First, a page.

RMDs Now Required For Death Beneficiaries

If you inherited an IRA after January 1, 2020, you might be in for a surprise. Under proposed rules issued in February 2022, you might have to start withdrawing that money now.

The shift comes as a shock for many. When the Secure Act passed in 2019, it required most death beneficiaries to fully withdraw retirement plan assets within a 10-year window. The expected interpretation was that someone could let that money grow for nine years and then withdraw the total sum in year 10.

But it seems the IRS has interpreted that differently. Its proposed regulations create required minimum distributions (RMDs). That means if you inherited your mother’s IRA in 2020, you need to start taking RMDs now, increasing your income and your tax bill.

Exceptions to the RMD rule include a surviving spouse, minor child, or a chronically ill or disabled beneficiary.

Some background.

Before the Secure Act, beneficiaries who inherited an IRA could keep it for their lifetime. They had to take RMDs as set by the IRS, but depending on their age, those withdrawals could stretch for decades. It was known as a “stretch IRA.”

That stretch strategy was great for the owner who could let the assets grow and grow. But distributions from non-Roth retirement plans (even inherited ones) are taxed as ordinary income. So, stretching an IRA deprived the government of tax revenue.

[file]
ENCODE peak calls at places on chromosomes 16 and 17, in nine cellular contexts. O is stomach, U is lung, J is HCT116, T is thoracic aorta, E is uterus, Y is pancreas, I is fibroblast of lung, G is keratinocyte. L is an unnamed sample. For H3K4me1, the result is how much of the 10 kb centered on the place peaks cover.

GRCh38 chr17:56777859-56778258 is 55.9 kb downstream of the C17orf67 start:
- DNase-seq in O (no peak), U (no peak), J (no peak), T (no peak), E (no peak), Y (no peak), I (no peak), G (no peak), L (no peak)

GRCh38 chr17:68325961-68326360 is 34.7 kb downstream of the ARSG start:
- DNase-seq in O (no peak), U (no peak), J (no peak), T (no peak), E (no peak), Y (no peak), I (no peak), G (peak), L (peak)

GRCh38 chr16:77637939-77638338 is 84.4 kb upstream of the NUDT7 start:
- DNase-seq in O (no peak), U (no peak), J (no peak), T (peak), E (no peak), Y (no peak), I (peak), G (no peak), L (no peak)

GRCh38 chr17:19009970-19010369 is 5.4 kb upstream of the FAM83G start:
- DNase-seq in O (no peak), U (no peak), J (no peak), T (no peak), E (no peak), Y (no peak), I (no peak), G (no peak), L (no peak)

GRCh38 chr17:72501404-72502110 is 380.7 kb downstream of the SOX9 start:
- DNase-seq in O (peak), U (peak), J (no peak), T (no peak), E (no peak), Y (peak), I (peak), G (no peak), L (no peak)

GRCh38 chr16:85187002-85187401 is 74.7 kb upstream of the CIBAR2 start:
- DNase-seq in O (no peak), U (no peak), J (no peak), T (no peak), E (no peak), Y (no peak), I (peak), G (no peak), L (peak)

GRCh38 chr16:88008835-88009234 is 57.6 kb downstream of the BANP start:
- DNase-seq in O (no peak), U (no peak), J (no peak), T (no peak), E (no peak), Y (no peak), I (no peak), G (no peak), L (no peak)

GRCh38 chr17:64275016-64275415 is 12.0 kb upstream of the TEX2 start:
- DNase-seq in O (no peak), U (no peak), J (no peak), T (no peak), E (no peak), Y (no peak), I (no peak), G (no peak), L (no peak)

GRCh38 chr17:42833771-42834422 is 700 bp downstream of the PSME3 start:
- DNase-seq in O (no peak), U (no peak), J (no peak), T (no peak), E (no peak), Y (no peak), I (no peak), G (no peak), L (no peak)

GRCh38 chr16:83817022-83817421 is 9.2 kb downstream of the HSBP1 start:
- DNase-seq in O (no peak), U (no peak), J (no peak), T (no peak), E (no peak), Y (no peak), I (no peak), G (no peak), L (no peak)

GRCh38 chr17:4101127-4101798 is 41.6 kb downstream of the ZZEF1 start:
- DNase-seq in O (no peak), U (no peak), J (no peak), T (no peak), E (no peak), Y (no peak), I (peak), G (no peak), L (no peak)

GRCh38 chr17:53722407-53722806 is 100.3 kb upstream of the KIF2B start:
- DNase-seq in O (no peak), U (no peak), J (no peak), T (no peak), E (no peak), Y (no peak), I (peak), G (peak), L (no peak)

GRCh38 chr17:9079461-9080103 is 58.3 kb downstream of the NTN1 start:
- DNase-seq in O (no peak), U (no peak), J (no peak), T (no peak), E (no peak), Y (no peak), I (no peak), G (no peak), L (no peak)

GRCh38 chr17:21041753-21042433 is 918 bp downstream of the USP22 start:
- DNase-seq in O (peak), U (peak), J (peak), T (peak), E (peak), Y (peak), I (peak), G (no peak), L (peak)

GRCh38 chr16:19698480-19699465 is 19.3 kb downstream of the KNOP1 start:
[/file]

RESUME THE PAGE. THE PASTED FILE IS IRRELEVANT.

With the Secure Act, Congress set a 10-year time limit on distributions, allowing taxes to be collected sooner.

What to do now.

For a non-spousal beneficiary who inherited an IRA in 2020, under the proposed rules, if you didn’t take a distribution in 2021, you should double up in 2022 and file a Form 5329 to waive the penalty.

Alternately, you can wait and see if the final regulation provides any kind of safe harbor or blanket reprieve for those who didn’t take their RMDs, because the initial IRS regulations said they didn’t have to.

Some critics say the IRS interpretation is inaccurate and goes against the Secure Act’s intent, suggesting a possibility the regulations will be reversed.

But no matter how that decision goes, it’s a good idea to strategize a plan of action.

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